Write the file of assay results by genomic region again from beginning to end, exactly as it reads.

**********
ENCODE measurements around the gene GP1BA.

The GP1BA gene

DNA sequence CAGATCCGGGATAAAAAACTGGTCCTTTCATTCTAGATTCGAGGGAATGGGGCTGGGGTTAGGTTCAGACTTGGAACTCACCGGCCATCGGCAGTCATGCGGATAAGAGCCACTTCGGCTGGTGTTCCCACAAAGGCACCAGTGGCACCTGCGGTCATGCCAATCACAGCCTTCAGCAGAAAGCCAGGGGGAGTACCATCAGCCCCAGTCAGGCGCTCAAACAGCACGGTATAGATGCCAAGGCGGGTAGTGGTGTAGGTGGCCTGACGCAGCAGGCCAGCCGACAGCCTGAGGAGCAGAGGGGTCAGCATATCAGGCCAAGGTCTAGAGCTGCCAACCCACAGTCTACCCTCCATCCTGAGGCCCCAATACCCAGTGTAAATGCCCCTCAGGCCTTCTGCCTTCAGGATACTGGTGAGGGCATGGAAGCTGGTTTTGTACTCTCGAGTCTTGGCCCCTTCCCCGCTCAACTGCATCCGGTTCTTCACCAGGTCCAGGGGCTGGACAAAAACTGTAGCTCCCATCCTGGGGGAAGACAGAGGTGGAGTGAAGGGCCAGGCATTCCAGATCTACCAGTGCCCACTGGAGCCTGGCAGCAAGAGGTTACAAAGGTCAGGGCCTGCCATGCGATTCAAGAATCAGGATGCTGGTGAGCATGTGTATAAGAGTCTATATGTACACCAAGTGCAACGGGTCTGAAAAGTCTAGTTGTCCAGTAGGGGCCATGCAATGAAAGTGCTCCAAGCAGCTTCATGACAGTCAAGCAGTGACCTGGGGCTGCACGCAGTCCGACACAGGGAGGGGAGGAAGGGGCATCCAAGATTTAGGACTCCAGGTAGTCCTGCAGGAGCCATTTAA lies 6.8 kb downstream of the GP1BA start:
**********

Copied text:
ENCODE measurements around the gene GP1BA.

The GP1BA gene

DNA sequence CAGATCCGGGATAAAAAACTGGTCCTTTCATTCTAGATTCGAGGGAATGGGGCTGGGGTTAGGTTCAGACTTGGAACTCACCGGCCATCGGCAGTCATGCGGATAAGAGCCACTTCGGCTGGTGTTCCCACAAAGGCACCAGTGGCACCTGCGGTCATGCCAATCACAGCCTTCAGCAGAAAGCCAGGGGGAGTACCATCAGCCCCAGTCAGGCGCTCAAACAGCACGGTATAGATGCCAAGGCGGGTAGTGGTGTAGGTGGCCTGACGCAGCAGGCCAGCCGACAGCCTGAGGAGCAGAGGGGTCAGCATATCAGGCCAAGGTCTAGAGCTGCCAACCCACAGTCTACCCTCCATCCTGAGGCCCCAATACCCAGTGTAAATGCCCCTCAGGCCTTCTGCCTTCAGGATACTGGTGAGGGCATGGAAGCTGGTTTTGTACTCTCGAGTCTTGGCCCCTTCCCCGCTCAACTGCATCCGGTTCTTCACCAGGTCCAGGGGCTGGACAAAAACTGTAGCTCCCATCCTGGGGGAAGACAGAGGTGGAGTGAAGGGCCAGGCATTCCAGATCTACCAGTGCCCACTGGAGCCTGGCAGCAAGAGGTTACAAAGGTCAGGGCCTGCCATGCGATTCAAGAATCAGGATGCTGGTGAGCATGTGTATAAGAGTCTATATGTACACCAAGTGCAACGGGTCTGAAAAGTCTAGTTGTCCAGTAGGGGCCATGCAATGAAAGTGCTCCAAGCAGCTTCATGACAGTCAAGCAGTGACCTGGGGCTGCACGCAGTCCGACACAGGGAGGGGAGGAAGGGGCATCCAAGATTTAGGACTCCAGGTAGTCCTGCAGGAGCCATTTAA lies 6.8 kb downstream of the GP1BA start: